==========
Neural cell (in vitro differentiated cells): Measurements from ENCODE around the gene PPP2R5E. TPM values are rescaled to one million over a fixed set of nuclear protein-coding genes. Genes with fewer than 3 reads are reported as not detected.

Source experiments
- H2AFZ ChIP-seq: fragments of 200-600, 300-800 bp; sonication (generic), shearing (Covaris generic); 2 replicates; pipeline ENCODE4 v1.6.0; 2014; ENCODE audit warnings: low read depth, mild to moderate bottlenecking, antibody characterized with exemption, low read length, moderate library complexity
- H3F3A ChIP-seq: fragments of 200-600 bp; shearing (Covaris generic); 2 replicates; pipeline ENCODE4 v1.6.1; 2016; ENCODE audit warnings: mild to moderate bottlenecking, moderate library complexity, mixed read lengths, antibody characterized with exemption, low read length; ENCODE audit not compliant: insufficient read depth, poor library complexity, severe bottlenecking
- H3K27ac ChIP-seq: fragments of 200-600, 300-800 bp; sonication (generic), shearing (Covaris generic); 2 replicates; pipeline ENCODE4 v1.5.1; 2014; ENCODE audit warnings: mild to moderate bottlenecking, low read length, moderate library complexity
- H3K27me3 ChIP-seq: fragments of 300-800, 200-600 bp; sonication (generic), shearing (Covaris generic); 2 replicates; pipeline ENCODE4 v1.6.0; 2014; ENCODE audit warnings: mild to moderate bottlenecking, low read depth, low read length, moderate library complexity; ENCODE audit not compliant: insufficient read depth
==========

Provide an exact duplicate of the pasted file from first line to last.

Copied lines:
Neural cell (in vitro differentiated cells): Measurements from ENCODE around the gene PPP2R5E. TPM values are rescaled to one million over a fixed set of nuclear protein-coding genes. Genes with fewer than 3 reads are reported as not detected.

Source experiments
- H2AFZ ChIP-seq: fragments of 200-600, 300-800 bp; sonication (generic), shearing (Covaris generic); 2 replicates; pipeline ENCODE4 v1.6.0; 2014; ENCODE audit warnings: low read depth, mild to moderate bottlenecking, antibody characterized with exemption, low read length, moderate library complexity
- H3F3A ChIP-seq: fragments of 200-600 bp; shearing (Covaris generic); 2 replicates; pipeline ENCODE4 v1.6.1; 2016; ENCODE audit warnings: mild to moderate bottlenecking, moderate library complexity, mixed read lengths, antibody characterized with exemption, low read length; ENCODE audit not compliant: insufficient read depth, poor library complexity, severe bottlenecking
- H3K27ac ChIP-seq: fragments of 200-600, 300-800 bp; sonication (generic), shearing (Covaris generic); 2 replicates; pipeline ENCODE4 v1.5.1; 2014; ENCODE audit warnings: mild to moderate bottlenecking, low read length, moderate library complexity
- H3K27me3 ChIP-seq: fragments of 300-800, 200-600 bp; sonication (generic), shearing (Covaris generic); 2 replicates; pipeline ENCODE4 v1.6.0; 2014; ENCODE audit warnings: mild to moderate bottlenecking, low read depth, low read length, moderate library complexity; ENCODE audit not compliant: insufficient read depth